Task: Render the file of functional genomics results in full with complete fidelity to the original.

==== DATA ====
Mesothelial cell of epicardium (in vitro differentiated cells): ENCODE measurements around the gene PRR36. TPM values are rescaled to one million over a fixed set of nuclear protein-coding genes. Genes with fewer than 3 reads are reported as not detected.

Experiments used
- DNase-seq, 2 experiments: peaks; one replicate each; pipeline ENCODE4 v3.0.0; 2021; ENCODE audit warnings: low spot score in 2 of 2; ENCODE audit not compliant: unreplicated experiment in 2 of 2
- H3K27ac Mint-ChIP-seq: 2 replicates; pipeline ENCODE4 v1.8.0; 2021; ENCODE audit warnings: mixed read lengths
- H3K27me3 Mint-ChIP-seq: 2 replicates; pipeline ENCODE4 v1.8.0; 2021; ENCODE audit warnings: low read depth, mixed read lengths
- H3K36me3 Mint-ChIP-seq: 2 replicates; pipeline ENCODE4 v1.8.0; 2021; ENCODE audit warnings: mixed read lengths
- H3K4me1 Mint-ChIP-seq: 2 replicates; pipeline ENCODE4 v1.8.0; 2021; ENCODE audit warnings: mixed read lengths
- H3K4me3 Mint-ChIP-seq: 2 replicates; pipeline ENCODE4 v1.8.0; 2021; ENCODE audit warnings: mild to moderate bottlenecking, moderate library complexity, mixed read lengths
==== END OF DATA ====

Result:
Mesothelial cell of epicardium (in vitro differentiated cells): ENCODE measurements around the gene PRR36. TPM values are rescaled to one million over a fixed set of nuclear protein-coding genes. Genes with fewer than 3 reads are reported as not detected.

Experiments used
- DNase-seq, 2 experiments: peaks; one replicate each; pipeline ENCODE4 v3.0.0; 2021; ENCODE audit warnings: low spot score in 2 of 2; ENCODE audit not compliant: unreplicated experiment in 2 of 2
- H3K27ac Mint-ChIP-seq: 2 replicates; pipeline ENCODE4 v1.8.0; 2021; ENCODE audit warnings: mixed read lengths
- H3K27me3 Mint-ChIP-seq: 2 replicates; pipeline ENCODE4 v1.8.0; 2021; ENCODE audit warnings: low read depth, mixed read lengths
- H3K36me3 Mint-ChIP-seq: 2 replicates; pipeline ENCODE4 v1.8.0; 2021; ENCODE audit warnings: mixed read lengths
- H3K4me1 Mint-ChIP-seq: 2 replicates; pipeline ENCODE4 v1.8.0; 2021; ENCODE audit warnings: mixed read lengths
- H3K4me3 Mint-ChIP-seq: 2 replicates; pipeline ENCODE4 v1.8.0; 2021; ENCODE audit warnings: mild to moderate bottlenecking, moderate library complexity, mixed read lengths